If we were speaking in musical terms, Paul is not calling for the church to sing in unison—everyone singing the same note at the same time—but rather he is urging the entire church to sing the same song, in harmony. This is what Christian unity is about. Unfortunately, the Corinthian saints were not living up to the standard Paul set for them. There were quarrels and divisions in the church, which he had heard about from “Chloe’s people.” The situation in Corinth can be summed up with these characterizations of the conflicts which were evident there:

(1) There are problems of division in the church which are wide spread and widely known. The strife and contention in the church is prevalent. When Paul speaks of this problem he says, “each one of you is saying …” (verse 12). This probably does not mean each member, without exception, but those who are not guilty of this evil are the exception and not the rule. The problem is so prevalent that it seems to be well-known. Even as far away as Ephesus, Paul hears of this matter.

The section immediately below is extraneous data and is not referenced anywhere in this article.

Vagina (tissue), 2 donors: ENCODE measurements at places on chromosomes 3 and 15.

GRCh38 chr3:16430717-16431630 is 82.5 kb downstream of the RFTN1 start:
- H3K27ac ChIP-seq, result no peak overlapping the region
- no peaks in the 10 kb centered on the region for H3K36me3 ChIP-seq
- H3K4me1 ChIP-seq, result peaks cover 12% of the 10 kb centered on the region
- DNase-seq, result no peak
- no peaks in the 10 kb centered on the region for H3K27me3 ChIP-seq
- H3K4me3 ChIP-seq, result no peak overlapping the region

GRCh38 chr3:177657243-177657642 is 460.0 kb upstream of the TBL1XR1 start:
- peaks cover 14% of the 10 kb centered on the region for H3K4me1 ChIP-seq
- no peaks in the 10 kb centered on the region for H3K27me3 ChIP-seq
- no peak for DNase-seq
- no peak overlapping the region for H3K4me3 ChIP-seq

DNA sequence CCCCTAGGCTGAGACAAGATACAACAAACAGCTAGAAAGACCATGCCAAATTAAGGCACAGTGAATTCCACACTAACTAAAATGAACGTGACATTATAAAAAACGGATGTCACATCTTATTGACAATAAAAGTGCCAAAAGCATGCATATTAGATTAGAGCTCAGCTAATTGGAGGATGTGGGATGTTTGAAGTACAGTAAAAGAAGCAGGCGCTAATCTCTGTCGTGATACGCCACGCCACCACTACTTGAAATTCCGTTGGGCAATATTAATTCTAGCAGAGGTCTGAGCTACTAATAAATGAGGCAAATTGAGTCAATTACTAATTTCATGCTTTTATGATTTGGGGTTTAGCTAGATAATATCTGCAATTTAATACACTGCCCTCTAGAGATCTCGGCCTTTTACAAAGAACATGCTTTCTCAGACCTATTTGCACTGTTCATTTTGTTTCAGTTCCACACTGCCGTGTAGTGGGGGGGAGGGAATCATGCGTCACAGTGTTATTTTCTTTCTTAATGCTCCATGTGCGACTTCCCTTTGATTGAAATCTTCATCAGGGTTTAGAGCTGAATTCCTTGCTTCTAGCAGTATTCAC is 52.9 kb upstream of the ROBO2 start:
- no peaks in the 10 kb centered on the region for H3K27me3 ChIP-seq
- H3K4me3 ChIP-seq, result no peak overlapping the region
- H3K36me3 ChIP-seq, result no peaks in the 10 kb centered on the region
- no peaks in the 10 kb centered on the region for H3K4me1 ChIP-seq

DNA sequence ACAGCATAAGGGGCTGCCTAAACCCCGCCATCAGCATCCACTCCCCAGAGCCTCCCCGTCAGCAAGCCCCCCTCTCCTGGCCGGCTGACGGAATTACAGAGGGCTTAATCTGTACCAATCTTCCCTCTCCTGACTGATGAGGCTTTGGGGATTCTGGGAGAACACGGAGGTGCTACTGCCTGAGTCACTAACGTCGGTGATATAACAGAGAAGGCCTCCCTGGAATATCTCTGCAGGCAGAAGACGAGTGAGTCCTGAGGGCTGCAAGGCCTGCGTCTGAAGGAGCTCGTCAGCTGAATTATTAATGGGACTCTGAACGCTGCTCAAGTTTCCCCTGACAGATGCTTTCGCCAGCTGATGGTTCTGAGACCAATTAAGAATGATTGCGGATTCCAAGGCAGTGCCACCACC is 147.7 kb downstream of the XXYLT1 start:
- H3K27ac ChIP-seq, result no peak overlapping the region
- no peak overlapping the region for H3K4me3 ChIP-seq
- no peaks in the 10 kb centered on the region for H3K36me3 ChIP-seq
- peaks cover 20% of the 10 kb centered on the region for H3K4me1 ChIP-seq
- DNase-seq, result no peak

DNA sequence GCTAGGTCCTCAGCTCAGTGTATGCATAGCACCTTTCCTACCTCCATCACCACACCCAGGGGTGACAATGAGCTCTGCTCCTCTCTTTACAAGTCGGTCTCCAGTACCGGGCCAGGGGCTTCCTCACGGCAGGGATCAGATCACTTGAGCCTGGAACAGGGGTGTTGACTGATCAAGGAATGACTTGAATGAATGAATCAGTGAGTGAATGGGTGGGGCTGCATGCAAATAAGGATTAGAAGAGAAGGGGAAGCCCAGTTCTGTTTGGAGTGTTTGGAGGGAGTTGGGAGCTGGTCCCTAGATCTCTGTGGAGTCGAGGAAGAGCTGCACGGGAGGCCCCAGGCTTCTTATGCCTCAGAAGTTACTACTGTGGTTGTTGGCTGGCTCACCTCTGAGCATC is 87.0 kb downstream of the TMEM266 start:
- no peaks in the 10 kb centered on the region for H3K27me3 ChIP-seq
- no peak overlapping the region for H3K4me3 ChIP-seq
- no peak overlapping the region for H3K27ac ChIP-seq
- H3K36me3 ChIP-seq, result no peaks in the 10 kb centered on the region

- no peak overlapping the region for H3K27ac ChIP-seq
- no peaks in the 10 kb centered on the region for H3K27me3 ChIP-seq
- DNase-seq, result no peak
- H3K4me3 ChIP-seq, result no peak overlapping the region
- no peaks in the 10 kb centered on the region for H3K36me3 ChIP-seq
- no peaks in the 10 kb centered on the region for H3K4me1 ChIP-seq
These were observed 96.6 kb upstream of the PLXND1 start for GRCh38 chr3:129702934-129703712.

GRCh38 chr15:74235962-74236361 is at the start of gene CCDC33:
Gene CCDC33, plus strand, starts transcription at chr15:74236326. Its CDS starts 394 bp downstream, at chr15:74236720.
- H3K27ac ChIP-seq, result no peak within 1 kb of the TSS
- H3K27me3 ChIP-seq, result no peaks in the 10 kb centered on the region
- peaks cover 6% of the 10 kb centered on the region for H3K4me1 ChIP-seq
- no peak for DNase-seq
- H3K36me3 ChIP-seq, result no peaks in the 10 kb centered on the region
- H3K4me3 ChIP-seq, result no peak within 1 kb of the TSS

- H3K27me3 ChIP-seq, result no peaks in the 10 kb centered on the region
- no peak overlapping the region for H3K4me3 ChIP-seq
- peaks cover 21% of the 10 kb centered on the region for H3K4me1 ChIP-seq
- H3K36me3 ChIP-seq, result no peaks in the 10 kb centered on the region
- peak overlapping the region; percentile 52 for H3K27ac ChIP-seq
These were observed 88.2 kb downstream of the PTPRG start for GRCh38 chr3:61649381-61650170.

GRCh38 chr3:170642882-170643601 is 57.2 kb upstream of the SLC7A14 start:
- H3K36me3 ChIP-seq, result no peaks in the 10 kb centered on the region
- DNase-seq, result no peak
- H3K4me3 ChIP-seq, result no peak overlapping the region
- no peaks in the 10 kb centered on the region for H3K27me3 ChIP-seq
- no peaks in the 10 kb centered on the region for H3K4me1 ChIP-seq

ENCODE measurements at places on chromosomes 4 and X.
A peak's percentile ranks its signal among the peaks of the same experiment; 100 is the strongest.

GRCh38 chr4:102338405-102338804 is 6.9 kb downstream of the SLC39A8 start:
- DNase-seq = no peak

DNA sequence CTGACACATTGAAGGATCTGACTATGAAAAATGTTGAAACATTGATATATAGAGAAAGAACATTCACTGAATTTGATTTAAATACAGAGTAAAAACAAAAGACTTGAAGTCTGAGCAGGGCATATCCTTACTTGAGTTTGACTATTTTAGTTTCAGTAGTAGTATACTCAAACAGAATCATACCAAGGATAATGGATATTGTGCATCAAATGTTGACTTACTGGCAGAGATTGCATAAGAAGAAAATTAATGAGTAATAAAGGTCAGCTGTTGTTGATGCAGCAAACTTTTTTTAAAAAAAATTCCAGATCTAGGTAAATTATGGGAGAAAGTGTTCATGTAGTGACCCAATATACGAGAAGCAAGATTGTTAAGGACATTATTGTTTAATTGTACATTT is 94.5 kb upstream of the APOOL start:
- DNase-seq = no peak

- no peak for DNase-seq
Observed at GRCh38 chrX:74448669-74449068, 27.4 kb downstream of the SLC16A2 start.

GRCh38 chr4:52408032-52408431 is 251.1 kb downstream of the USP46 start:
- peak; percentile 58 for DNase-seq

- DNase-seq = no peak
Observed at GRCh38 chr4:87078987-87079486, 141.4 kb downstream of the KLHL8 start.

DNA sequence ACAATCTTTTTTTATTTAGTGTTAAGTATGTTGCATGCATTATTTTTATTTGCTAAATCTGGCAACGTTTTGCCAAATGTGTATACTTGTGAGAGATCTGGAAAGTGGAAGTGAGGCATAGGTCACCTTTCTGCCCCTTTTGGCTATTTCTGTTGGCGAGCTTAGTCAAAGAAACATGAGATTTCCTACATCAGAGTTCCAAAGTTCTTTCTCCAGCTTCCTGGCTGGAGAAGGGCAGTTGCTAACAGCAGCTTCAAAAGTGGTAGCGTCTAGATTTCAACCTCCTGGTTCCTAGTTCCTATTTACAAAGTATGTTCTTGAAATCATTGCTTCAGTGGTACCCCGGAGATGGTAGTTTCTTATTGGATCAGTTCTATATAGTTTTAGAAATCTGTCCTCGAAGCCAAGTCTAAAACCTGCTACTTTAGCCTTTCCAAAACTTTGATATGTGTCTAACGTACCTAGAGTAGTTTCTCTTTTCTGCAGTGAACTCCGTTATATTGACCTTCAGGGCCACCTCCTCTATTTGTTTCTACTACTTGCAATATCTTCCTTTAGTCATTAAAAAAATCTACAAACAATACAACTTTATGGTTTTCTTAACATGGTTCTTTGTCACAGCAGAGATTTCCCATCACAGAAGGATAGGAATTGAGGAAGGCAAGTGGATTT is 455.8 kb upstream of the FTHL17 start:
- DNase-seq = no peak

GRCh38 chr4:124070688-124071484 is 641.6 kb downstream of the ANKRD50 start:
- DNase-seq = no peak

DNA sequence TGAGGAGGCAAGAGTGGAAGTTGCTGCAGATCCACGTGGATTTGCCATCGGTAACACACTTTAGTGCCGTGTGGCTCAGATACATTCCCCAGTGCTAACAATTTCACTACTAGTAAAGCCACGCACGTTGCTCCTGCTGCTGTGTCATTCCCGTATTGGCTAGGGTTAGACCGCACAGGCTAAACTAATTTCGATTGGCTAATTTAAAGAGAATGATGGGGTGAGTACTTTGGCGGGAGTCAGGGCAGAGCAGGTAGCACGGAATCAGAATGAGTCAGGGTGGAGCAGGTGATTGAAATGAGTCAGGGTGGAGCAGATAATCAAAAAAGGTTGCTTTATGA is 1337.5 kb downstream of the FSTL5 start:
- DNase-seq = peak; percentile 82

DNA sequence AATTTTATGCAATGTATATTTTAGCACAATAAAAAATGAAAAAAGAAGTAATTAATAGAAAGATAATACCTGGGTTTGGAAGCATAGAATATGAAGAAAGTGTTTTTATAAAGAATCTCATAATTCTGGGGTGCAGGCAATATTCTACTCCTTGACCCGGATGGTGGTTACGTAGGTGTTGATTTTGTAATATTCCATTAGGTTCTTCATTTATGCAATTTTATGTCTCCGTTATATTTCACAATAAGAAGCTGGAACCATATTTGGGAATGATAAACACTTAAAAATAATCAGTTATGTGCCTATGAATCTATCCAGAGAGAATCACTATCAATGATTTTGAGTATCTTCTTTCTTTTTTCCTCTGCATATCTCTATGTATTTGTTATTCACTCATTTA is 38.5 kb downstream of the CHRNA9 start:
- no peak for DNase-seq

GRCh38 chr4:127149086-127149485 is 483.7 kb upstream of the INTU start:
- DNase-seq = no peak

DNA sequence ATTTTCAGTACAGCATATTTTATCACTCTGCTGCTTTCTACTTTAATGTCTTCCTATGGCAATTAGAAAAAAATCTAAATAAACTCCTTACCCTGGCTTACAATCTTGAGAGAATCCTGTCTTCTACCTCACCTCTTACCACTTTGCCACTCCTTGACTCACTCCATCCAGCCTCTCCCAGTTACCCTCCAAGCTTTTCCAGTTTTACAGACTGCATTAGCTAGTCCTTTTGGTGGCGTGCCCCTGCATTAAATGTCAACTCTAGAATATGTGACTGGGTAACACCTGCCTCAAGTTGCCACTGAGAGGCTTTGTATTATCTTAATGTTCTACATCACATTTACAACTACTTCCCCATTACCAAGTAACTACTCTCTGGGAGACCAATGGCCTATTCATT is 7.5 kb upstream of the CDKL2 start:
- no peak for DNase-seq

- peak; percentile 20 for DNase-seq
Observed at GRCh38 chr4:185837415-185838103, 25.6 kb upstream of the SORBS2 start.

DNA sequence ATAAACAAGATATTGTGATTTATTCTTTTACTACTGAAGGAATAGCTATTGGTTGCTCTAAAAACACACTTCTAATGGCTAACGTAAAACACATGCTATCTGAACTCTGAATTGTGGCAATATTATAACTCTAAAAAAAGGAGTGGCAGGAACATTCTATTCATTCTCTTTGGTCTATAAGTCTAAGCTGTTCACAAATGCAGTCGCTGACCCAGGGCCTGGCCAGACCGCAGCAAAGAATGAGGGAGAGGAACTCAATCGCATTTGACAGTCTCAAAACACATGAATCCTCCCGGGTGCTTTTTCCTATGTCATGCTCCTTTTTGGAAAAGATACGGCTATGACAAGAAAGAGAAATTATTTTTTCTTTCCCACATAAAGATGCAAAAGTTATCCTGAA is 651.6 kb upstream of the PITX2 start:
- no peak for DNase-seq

(2) The quarrels and dissension are due to a party spirit on divisions which focus on personalities—individuals with which certain members have identified—to the exclusion of others. Every one of Paul’s examples is of a person who identifies with a particular person, and thus who stands aloof from others.

(3) Each of the divisions focuses on leadership. Each of the personalities—Paul, Apollos, Cephas, and Christ—is viewed as the one leader that the individual member has chosen to follow. Each says, “I am of Paul or of Apollos or Cephas or Christ.”

(4) In Paul’s example, none of the leaders named is viewed as responsible for the problem or of encouraging any to follow them and not other true apostles (or Christ). The problem as it is introduced here is a “follower problem” rather than a “leader problem,” in that the followers are at fault. Paul’s emphasis will change on this matter as time goes on, but no New Testament writer ever fails to hold individuals responsible for whom they choose to follow. There appears here to be an unholy devotion to godly men.